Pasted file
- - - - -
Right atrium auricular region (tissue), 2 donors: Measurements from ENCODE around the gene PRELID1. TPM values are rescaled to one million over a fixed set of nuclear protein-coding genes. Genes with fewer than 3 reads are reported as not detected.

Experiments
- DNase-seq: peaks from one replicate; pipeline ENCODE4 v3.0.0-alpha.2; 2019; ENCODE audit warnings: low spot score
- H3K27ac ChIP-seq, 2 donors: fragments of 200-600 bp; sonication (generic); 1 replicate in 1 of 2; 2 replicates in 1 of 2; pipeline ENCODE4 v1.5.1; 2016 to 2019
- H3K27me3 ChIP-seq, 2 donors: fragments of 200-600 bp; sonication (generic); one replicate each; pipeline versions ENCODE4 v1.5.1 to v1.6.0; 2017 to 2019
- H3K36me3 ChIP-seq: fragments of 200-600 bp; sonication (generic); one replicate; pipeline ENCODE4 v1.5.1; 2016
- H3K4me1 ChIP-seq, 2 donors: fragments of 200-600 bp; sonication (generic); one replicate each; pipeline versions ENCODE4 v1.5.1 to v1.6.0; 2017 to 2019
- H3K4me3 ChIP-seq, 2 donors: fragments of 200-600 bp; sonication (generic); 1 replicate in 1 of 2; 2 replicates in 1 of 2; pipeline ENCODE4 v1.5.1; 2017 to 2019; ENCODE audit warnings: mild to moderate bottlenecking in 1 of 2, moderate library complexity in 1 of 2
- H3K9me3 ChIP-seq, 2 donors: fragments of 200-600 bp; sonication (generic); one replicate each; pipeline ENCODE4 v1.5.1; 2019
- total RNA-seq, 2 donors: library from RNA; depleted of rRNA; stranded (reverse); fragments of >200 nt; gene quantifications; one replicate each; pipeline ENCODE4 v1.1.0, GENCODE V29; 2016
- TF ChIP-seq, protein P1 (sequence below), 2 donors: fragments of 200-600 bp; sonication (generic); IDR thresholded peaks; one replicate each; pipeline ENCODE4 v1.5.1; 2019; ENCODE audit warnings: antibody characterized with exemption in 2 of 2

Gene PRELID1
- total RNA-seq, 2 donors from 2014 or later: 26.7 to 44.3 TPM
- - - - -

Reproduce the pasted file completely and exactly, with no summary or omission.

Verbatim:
Right atrium auricular region (tissue), 2 donors: Measurements from ENCODE around the gene PRELID1. TPM values are rescaled to one million over a fixed set of nuclear protein-coding genes. Genes with fewer than 3 reads are reported as not detected.

Experiments
- DNase-seq: peaks from one replicate; pipeline ENCODE4 v3.0.0-alpha.2; 2019; ENCODE audit warnings: low spot score
- H3K27ac ChIP-seq, 2 donors: fragments of 200-600 bp; sonication (generic); 1 replicate in 1 of 2; 2 replicates in 1 of 2; pipeline ENCODE4 v1.5.1; 2016 to 2019
- H3K27me3 ChIP-seq, 2 donors: fragments of 200-600 bp; sonication (generic); one replicate each; pipeline versions ENCODE4 v1.5.1 to v1.6.0; 2017 to 2019
- H3K36me3 ChIP-seq: fragments of 200-600 bp; sonication (generic); one replicate; pipeline ENCODE4 v1.5.1; 2016
- H3K4me1 ChIP-seq, 2 donors: fragments of 200-600 bp; sonication (generic); one replicate each; pipeline versions ENCODE4 v1.5.1 to v1.6.0; 2017 to 2019
- H3K4me3 ChIP-seq, 2 donors: fragments of 200-600 bp; sonication (generic); 1 replicate in 1 of 2; 2 replicates in 1 of 2; pipeline ENCODE4 v1.5.1; 2017 to 2019; ENCODE audit warnings: mild to moderate bottlenecking in 1 of 2, moderate library complexity in 1 of 2
- H3K9me3 ChIP-seq, 2 donors: fragments of 200-600 bp; sonication (generic); one replicate each; pipeline ENCODE4 v1.5.1; 2019
- total RNA-seq, 2 donors: library from RNA; depleted of rRNA; stranded (reverse); fragments of >200 nt; gene quantifications; one replicate each; pipeline ENCODE4 v1.1.0, GENCODE V29; 2016
- TF ChIP-seq, protein P1 (sequence below), 2 donors: fragments of 200-600 bp; sonication (generic); IDR thresholded peaks; one replicate each; pipeline ENCODE4 v1.5.1; 2019; ENCODE audit warnings: antibody characterized with exemption in 2 of 2

Gene PRELID1
- total RNA-seq, 2 donors from 2014 or later: 26.7 to 44.3 TPM